Schaller is riding with a network of tape and bandage on his side big enough to cover the footprint of an elephant. He wouldn't stop for any protracted examination of his injuries, insisting only on application of the poultice in hurry-up time. He wanted to be off! Head Trainer Freddy Diver pleaded with Schaller to toss in the sponge. Maybe McNamara could have teamed up with someone else. Why, Mac wouldn't care so much. He wouldn't want to keep in the race, headed for top money, at the expense of a game partner. Tony wouldn't even listen. And how that boy rode all yesterday!
TWO DROP OUT
Along about midnight of last night Schaller and McNamara were out in front by a full lap and going strong. Jackie Sheehan ond Harold Nauwens were second, with the nearest additional contestants three rounds behind.
Ted Snavely, Oakland's only remaining representative in this city's first six-day bicycle race, was forced out yesterday. So was Geary May, German boy. Snavely's teamate, Eddie Triest, and Geary's side-kicker, Eddie Seifert, combined and were hitting it off nicely at last inspection.
Spills during the thick of traffic accounted for almost simultaneous retirement of the lads.
Snavely hurt his right ankle, and suffered excruciating pain with each pressure on the pedal.
The member was swollen almost twice
its normal size, but even then he requested, almost tearfully, he be permitted to remain in the scramble, with pain, he went to the showers.
RACERS SET TO SPEED PACE
Ah, but the lads were riding last night, and tonight should be a more intensified duplicate of the performance just ended. And tomorrow afternoon find evening -- well, the race ends Tuesday at midnight, the outcome still is very much in doubt, almost any team could win and almost any team will.
There were five Jams between 8 and 11 o'clock last evening. Tonight there should be twice that number, while the final few hours of the race should be one continual jumble of bikes, riders, vehicles and sweaters.
We mentioned before in this story Tony Schaller cracked up twice last night, despite which set- Promoter Eddie Saunders reluctantly delivered the ultimatum.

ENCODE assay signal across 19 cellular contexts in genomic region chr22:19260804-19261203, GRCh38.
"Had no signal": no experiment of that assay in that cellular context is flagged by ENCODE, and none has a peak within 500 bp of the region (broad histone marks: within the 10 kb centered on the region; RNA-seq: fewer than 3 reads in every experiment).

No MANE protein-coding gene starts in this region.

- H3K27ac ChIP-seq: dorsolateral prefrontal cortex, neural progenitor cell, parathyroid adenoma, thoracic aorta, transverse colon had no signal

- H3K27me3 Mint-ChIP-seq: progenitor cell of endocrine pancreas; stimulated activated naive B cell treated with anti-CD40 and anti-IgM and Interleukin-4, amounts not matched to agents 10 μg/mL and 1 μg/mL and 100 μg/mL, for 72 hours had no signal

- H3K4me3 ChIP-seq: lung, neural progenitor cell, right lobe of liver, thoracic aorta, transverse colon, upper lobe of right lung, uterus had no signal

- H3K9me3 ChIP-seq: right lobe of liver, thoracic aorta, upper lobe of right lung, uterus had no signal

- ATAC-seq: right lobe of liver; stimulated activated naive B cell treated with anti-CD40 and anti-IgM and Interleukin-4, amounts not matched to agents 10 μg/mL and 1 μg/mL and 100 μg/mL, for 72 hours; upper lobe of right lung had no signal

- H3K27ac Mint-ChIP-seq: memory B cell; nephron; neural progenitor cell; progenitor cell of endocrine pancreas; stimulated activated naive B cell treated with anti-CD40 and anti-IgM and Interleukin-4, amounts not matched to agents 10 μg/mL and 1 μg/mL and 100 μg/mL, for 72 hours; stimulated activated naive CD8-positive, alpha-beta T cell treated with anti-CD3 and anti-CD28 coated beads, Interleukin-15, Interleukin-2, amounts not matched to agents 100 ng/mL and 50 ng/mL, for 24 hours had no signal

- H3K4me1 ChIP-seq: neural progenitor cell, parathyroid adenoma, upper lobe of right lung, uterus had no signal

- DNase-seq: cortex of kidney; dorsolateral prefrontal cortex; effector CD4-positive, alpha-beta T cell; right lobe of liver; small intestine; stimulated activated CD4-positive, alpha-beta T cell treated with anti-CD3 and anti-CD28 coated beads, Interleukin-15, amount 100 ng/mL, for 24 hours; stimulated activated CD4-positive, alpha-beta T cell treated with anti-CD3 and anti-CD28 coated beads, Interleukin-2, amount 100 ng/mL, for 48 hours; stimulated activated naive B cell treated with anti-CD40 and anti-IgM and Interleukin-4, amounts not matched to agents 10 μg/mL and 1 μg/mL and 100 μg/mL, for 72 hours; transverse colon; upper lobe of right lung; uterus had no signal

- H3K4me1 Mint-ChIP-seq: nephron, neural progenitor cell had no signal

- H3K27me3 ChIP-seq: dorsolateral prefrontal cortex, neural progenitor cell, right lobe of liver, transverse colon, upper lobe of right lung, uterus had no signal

May hurt his side when he and his machine were skidded from the top of the track to the bottom, and after a few minutes of riding, during which period he was doubled back he and McNamara—and Mac's stringy, solid legs were pumping with a precision and vigor belying his 50 years of age, his 30 years in competitive racing—hung on to their lead. In one of the spills Schaller and O'Brien tangled spokes high on the west turn, and for a few seconds after the impact and the subsequent slide over the splinters to the flat, "Cocky" was cold as an Eskimo's nose. They recover quickly, those bike riders. O'Brien was back in circulation a few laps later.
Frank Keating of New York was the next rider to run afoul of Schaller, but Frank escaped unscathed, while Tony merely gathered another bruise or two, a half dozen additional scratches and refused to reduce his speed tempo one iota.
These mad dervishes of bikedom are tensing themselves for the last big push, starting sometime today, and almost certain to be continued, with but scant interruption, through until midnight of tomorrow evening. If the early days of the contest are indicalive, the windup should be thrilling.
BIKE STANDINGS
at lO:30 a.m.
1460 miles— lllth hour—26 jams
			Laps
No. 			behind 	Pts.
8—Wagner-Le Fentre	O	277
9—Sheehan-Nanwens	1	365
1—McNamara-Schaller	1	268
4—Audy-Fielding		3	456
2—O'Brien-Rys		3	290
7—McCoy -Keating	5	294
10—Seifert-Triest	6	240
6-Echeverirria-Rush	7	351
3—Saeta-Turano 		8	281